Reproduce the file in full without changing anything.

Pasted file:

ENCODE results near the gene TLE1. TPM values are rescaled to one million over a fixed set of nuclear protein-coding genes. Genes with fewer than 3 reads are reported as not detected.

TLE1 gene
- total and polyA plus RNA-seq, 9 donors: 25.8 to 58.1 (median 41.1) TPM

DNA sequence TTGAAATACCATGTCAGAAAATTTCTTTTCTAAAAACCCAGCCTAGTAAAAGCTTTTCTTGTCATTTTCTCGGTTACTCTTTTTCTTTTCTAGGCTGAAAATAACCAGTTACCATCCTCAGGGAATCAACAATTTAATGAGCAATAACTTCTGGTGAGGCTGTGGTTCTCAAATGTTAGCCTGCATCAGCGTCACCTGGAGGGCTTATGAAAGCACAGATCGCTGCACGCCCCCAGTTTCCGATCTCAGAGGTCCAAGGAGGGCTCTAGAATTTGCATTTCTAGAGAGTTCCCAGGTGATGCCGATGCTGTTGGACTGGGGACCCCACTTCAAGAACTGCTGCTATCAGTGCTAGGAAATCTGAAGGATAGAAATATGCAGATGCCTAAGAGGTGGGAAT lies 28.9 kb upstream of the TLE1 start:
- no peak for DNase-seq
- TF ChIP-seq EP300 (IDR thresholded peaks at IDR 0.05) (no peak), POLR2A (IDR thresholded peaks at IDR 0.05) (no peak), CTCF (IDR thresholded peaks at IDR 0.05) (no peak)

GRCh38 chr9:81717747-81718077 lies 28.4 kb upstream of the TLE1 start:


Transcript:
ENCODE results near the gene TLE1. TPM values are rescaled to one million over a fixed set of nuclear protein-coding genes. Genes with fewer than 3 reads are reported as not detected.

TLE1 gene
- total and polyA plus RNA-seq, 9 donors: 25.8 to 58.1 (median 41.1) TPM

DNA sequence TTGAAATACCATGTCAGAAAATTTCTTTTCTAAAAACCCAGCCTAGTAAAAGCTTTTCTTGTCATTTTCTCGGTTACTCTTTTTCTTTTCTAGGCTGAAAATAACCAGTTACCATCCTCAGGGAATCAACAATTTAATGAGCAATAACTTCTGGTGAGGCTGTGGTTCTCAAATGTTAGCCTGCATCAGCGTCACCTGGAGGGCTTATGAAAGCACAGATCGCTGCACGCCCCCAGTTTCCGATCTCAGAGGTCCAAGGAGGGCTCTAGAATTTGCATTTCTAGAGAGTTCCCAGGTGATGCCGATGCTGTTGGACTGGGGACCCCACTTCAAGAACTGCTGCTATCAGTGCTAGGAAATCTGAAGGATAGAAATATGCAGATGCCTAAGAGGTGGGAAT lies 28.9 kb upstream of the TLE1 start:
- no peak for DNase-seq
- TF ChIP-seq EP300 (IDR thresholded peaks at IDR 0.05) (no peak), POLR2A (IDR thresholded peaks at IDR 0.05) (no peak), CTCF (IDR thresholded peaks at IDR 0.05) (no peak)

GRCh38 chr9:81717747-81718077 lies 28.4 kb upstream of the TLE1 start: